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News > Latin America

New Platform Announced To Curb Central American Climate Change

  • The Fuego volcano spews smoke and ash as seen from San Miguel Los Lotes in Escuintla, Guatemala June 12, 2018.

    The Fuego volcano spews smoke and ash as seen from San Miguel Los Lotes in Escuintla, Guatemala June 12, 2018. | Photo: Reuters

Published 6 September 2018

A new platform was announced in Honduras with weather and tectonic info to reduce natural disasters and climate change that costs the region US$30 billion annually.

Natural disasters cause up to US$30 billion a year in Central America, making it the world’s second most vulnerable region to the phenomena.

Guatemala: Fuego Volcano Death Toll Climbs To 121

The Mesoamerican Network for Risk Management Executive Director Lidia Fromm told Efe that the loss from natural disasters in the region ranges between US$ 20 to US$30 billion per year.

"We have succeeded in reducing the number of deaths from disasters as a region, (but) it has not been possible to reduce economic losses yet," she told reporters from the capital of Honduras, Tegucigalpa.

"Mesoamerica countries are making a lot of effort to creating infrastructure, but unfortunately five-day tropical storms sometimes come along and destroy them," Fromm stressed.

The director added there needs to be "a change in citizen culture" to reduce the expensive consequences of natural disasters. She added that the region is "extremely vulnerable" because climate change is creating more extreme weather and natural disasters.

With that, Fromm announced the release of a new real-time platform for officials in the region to access the speed of "wind, storms, and hurricanes,” and to see where droughts are forming and earthquakes are taking place in order to avoid the risks of each.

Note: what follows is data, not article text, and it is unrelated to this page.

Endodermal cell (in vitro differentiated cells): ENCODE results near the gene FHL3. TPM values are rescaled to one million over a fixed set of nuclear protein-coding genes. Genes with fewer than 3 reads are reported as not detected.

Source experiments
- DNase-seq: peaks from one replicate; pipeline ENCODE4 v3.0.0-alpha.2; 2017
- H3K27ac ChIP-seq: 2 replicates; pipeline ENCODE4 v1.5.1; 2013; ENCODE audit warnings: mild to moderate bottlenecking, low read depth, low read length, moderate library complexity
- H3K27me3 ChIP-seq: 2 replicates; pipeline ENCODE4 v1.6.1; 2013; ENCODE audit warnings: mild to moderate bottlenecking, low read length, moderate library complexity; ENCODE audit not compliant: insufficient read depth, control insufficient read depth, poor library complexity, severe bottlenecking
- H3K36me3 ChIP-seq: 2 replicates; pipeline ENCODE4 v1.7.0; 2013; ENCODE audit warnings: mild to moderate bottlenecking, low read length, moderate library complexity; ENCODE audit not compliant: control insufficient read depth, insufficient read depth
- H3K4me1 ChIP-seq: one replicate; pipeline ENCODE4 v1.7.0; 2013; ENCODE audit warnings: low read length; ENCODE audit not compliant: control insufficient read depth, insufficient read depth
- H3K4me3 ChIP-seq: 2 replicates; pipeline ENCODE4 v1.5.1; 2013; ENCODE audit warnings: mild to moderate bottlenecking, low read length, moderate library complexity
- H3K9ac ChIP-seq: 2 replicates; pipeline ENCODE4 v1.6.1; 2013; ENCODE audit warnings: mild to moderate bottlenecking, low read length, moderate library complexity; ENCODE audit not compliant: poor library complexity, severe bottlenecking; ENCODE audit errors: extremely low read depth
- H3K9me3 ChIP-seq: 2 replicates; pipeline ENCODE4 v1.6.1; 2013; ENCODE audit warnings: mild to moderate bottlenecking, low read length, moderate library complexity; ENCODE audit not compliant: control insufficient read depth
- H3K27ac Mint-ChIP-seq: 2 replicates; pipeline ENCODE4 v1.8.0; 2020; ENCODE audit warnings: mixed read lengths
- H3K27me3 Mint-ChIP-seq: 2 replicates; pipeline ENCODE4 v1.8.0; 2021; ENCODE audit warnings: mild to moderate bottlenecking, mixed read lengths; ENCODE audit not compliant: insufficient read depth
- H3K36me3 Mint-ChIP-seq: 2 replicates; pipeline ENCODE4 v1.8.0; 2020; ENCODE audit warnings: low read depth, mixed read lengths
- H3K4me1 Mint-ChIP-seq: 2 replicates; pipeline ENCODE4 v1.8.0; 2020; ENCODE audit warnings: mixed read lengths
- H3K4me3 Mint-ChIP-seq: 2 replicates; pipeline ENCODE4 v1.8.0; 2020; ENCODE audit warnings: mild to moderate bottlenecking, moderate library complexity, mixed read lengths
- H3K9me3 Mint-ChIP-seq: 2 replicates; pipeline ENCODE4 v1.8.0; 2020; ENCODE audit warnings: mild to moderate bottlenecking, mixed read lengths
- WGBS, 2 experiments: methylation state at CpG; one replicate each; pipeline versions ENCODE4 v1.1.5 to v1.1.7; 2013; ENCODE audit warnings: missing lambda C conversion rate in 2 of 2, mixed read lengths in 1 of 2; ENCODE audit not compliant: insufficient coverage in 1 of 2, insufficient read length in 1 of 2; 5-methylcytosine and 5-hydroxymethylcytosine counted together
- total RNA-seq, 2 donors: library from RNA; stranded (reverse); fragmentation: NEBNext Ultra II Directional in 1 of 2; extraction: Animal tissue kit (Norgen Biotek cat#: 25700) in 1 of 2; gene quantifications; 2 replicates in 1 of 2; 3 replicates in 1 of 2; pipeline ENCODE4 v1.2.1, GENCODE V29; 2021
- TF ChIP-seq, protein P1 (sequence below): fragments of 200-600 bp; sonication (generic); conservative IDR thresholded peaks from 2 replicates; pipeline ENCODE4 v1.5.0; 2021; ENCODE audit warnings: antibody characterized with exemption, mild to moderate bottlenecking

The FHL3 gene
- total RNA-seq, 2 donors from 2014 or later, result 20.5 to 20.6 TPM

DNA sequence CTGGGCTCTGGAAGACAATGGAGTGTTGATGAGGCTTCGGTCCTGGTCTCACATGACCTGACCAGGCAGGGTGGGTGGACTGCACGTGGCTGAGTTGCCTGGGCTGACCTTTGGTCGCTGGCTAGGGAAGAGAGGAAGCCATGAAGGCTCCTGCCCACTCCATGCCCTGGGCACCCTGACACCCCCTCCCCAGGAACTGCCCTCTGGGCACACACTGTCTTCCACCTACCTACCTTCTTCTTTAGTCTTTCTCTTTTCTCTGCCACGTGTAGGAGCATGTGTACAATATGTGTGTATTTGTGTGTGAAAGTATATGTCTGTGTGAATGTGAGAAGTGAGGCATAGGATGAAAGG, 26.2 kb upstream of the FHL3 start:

Fromm also suggested that country officials coordinate better share knowledge, challenges, and to identify "common solutions" from which all five countries could benefit.

The deputy director of the Permanent Commission on Hazards in Honduras (COPECO), Gustavo Cruz, told EFE that the computer platform can help countries make "appropriate decisions" in disaster prevention.

"Mesoamerica is one of the areas with the highest cyclone activity in the world, especially Honduras, we live with a permanent risk,” Cruz explained.

In mid-August, the Honduran government declared a state of emergency due to a major drought in the country’s central corridor which was caused by an El Niño weather pattern.

The Guatemalan government under President Jimmy Morales has been highly criticized for its lack of emergency response and follow up to the country’s major Fuego Volcano eruption that left at least 125 dead, 297 missing and almost 2 million people affected. The explosion also heavily affected the region’s agricultural sector that was economically devastated by the subsequent lava and ash.  


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